H&M has quietly rolled out a blockchain proof of concept (POC) for a single product on sale at its Arket brand.
A beanie hat comes with a tag attached to it that brings up a blockchain experience when scanned. The result is a decentralized view on traceability of a single item.
Users engaging in it can learn about the story behind the product and its origins. The initiative is in collaboration with blockchain startup Vechain, and can be scanned with either a NFC reader or the VeChain mobile application. Resulting content includes where the item was made, what it’s made from and washing instructions for the user.
The experiment was discovered by a consumer who soon posted it on Twitter. The accompanying video to that Tweet has since resulted in 20,000 views.
— Crypto_Ed_NL (@Crypto_Ed_NL) November 2, 2018
This focus on storytelling and provenance from the H&M group comes as a time when the industry is increasingly driving towards transparency. Arket was one of the first in the market to publish the supplier details of individual products on its website, and continues to innovate to find new ways of doing so.
Blockchain is an interesting choice nonetheless – one that is hyped as a buzzword, but still somewhat shrouded in mystery for the industry in terms of understanding its real use cases, as well as the benefits it draws beyond a standard database.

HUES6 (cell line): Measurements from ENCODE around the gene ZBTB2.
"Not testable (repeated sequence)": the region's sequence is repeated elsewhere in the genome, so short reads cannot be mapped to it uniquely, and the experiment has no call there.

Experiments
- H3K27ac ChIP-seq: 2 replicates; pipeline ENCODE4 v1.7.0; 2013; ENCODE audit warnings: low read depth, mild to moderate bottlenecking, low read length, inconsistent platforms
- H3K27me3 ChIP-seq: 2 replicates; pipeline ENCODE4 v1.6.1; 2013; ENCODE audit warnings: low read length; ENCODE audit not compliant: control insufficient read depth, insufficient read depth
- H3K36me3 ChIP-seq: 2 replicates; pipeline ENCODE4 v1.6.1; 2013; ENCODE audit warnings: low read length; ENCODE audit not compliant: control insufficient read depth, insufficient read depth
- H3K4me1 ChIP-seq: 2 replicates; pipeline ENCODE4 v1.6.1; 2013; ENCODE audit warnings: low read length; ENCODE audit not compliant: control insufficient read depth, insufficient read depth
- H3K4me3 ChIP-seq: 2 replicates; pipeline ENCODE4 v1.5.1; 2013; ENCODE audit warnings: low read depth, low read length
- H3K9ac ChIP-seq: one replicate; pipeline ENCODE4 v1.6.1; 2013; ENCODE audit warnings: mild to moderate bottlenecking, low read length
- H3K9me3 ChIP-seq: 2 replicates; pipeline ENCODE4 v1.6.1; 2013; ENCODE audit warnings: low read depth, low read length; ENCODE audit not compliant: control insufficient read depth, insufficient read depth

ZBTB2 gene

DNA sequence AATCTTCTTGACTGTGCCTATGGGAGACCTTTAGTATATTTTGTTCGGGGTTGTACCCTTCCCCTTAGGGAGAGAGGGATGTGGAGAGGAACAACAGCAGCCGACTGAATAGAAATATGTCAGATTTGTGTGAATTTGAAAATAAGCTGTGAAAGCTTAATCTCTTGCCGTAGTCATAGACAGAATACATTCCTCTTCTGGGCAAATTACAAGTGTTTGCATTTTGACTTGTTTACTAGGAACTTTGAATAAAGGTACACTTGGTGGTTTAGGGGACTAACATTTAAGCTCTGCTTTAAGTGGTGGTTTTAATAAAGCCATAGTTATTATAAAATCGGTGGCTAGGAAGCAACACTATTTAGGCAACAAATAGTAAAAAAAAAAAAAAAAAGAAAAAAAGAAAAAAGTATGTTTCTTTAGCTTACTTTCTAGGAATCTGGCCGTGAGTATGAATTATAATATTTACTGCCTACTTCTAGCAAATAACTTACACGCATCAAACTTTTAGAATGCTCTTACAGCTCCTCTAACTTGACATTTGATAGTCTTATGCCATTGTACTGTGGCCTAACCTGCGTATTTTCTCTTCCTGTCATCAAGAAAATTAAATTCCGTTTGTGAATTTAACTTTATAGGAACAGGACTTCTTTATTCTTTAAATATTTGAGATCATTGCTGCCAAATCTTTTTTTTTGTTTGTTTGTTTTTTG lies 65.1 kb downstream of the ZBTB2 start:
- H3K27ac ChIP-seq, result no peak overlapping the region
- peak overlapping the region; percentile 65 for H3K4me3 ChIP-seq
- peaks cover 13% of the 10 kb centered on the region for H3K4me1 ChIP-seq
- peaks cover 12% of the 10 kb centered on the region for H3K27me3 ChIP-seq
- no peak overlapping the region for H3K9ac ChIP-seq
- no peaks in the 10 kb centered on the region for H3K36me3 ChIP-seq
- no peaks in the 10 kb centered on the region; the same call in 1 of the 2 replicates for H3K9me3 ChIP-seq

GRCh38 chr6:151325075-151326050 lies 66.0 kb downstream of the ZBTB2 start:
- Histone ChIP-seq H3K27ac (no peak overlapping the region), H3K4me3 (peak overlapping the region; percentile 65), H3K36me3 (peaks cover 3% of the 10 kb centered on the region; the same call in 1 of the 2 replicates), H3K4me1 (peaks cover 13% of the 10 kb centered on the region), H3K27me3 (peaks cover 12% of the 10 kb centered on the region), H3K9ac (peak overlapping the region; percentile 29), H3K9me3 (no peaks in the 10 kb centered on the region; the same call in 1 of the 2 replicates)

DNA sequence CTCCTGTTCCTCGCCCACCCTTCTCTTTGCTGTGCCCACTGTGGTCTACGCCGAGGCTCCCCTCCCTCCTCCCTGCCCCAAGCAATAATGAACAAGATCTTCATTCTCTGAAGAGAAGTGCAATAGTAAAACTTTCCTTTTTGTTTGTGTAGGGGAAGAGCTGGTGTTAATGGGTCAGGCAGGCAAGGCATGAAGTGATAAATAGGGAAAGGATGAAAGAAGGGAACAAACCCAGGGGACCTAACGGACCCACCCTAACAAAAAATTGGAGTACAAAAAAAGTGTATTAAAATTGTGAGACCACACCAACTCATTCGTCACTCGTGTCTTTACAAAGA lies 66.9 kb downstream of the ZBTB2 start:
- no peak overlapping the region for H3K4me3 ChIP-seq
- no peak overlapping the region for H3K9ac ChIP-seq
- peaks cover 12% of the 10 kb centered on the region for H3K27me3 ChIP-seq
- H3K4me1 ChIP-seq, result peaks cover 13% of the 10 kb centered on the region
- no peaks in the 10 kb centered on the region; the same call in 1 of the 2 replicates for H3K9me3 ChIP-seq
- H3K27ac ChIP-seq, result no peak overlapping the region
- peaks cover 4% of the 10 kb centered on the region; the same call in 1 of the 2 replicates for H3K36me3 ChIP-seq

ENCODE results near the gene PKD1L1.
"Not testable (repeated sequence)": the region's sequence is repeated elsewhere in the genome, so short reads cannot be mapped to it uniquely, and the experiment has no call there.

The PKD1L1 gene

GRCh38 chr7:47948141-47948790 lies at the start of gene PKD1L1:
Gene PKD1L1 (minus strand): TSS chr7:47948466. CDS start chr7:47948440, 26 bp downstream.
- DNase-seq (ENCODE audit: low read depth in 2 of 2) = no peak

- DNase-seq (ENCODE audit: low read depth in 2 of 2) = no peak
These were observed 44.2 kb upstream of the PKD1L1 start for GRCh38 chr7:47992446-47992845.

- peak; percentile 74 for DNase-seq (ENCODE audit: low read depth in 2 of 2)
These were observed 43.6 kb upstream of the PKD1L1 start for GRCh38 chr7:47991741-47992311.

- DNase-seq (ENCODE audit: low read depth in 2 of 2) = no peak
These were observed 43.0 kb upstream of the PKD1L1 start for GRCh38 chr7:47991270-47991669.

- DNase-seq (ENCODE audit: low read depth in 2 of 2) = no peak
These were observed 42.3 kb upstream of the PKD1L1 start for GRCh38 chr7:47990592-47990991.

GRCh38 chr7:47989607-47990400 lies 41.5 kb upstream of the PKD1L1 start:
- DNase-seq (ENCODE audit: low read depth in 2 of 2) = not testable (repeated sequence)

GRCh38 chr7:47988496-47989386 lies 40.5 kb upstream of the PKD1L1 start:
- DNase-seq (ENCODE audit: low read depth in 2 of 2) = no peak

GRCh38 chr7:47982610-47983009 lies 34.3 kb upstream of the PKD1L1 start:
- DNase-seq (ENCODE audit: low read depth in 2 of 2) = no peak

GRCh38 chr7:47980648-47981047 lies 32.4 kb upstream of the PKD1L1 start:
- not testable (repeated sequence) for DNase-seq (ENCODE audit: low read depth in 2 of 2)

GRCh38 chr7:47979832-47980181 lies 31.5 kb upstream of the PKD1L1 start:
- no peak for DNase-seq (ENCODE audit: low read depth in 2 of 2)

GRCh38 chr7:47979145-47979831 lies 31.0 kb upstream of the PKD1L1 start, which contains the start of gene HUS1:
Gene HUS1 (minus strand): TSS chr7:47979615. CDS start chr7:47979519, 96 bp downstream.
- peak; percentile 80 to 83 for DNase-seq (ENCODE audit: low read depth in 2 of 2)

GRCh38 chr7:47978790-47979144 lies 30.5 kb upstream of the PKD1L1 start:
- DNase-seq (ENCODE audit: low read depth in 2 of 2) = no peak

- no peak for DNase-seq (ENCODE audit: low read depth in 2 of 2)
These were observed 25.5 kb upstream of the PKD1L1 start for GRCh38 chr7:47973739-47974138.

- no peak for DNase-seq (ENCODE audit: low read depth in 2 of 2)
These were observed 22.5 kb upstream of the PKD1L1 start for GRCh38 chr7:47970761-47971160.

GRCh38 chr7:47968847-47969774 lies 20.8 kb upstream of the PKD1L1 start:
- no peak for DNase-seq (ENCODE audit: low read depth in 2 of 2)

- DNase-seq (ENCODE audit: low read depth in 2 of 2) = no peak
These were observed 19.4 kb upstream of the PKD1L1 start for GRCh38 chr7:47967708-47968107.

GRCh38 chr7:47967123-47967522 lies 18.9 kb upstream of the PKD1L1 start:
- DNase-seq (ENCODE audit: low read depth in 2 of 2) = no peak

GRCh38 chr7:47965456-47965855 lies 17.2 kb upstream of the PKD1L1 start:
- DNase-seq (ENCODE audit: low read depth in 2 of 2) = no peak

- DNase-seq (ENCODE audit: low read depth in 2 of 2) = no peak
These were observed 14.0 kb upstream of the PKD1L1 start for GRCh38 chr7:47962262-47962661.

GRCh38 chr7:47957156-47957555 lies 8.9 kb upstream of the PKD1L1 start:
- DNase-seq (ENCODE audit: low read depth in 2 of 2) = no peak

A deep-dive into the reasons Arket is doing it has already sprung up on Reddit, with users speculating as to the advantages presented. As one user said: “Truth is, no one really knows the extent that blockchain will play in the future and in what industries it will succeed. Everything right now is a POC with regards to blockchain.”
There’s also a heavy point to raise as to whether the immutability of the technology – thus the idea that products can be authenticated by the trustworthy platforms on which they are being captured – can ever really be relied on for the very fact there are still human beings involved. That leaves margin for error as well as corruption.
The entire notion of transparency in the industry is one that is shifting at rapid pace nonetheless, with greater trust and reliance placed on those things being revealed compared to just a few years prior. H&M group’s head of transparency, Nina Shariati, for instance, shared on the Innovators podcast by TheCurrent, the fact that it was only 10-15 years ago H&M used to lock its supplier list in a safe in Stockholm, with only five people having the code to get to it.
POC or not, the use of blockchain is evidence the company has not only come a long way since, but continues to lead in thinking about innovations that could be useful and applicable to the industry.
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